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Spanish dishes you should try —

1. Paella Valenciana

Paella is perhaps the most famous Spanish dish of all, and certainly one of the most abused. Authentic paella originates from the region around Valencia, and comes in two varieties: Paella Valenciana, with rabbit and chicken; and seafood paella.
Saffron gives the rice its color, and the base should be left to crisp into a mouth-watering black crust, called the socarrat. Always eaten at lunchtime.

2. Patatas bravas

Foodie and gastronomical guide Diego Gil takes us on a journey to see the influences of the Moors on Spanish food.
A staple among the small dishes that make up a classic tapas menu, patatas bravas — “brave potatoes” — is named for its spicy sauce, rare in a land that generally shuns fiery food.
The potatoes are cubed and shallow fried and served the same everywhere. The sauce can come in any number of ways, from spicy ketchup to garlic mayonnaise with a dusting of pimiento (smoked paprika), or both.
One theory holds that the dirtier the bar, the better the bravas.
“Tapas originated in southern Spain and is an adaptation to the social culture of eating and drinking outside the home, and fulfills the same social function as the English public house and other similar institutions,” explains Shawn Hennessey, who runs tapas tours of Seville.
“It’s important to note that the tapeo (tapas crawl) is not primarily a ‘drinking culture’ thing — it’s oriented to friends and family with a communal atmosphere.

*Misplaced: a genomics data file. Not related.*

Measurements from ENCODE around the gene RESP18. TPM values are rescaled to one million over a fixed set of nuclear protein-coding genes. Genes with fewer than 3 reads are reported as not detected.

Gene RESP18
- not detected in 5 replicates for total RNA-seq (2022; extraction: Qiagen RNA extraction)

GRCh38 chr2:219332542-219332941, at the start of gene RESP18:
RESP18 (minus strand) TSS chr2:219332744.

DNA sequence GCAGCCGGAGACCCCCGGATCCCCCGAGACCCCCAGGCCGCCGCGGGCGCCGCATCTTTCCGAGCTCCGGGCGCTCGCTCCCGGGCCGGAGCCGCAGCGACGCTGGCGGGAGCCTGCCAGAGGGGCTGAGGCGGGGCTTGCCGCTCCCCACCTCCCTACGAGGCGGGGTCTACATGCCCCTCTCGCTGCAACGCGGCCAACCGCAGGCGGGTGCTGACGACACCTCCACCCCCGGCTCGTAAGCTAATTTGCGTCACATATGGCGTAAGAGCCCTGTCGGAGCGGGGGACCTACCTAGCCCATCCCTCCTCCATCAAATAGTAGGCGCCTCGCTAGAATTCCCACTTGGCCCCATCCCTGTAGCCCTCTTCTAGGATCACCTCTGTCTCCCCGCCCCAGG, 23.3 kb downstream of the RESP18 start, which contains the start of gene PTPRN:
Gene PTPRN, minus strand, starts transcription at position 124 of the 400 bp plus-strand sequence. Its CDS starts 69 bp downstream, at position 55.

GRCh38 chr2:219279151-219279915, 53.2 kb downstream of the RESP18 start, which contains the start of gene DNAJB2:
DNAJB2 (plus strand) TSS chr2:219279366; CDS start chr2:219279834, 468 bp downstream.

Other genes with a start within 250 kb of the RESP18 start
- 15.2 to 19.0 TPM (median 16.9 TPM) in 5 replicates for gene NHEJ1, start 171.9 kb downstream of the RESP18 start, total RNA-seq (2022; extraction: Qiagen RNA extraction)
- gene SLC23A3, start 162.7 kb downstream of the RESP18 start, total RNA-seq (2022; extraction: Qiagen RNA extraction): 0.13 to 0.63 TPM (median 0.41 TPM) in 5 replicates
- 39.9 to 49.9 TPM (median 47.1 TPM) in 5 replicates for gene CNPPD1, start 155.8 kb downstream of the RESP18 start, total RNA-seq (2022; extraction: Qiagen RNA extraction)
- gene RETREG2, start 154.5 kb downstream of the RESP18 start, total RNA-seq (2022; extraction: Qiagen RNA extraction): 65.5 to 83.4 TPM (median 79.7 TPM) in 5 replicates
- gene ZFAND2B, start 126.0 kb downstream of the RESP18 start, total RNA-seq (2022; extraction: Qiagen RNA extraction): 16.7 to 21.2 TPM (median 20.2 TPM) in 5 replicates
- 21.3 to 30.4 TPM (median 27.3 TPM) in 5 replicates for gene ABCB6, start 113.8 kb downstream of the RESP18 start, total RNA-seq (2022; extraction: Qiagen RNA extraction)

“Intoxication and rowdiness are rare. Key factors are the social sharing of food, and the opportunity to try a lot of different things in one meal. In short, tapas are a way of life.

3. Gazpacho

This tomato-based Andalusian soup is most famous for being served cold. This can be quite a shock for those who aren’t expecting it, but in the searing heat of a Seville summer, the attraction becomes clear.
Its principal ingredients, aside from tomato, are peppers, garlic, bread and lots of olive oil.

4. Pimientos de Padron

A common dish on tapas menus, pimientos de Padron are green peppers that hail originally from the town of that name in Galicia, in Spain’s lush, rainy northwest.
Pimientos de Padron are fried and served with a deep sprinkling of salt. Though generally sweet and mild, their fame stems from the fact that the occasional pepper will be fiery hot — lending a Russian Roulette element of surprise to eating them.

5. Fideuà

Less well known to tourists, fideuà is a type of Spanish pasta similar to vermicelli. It’s popular in Catalonia and Valencia in seafood dishes that rival paella for their taste and intricacy.
Fideuà is typically cooked in a paella dish.

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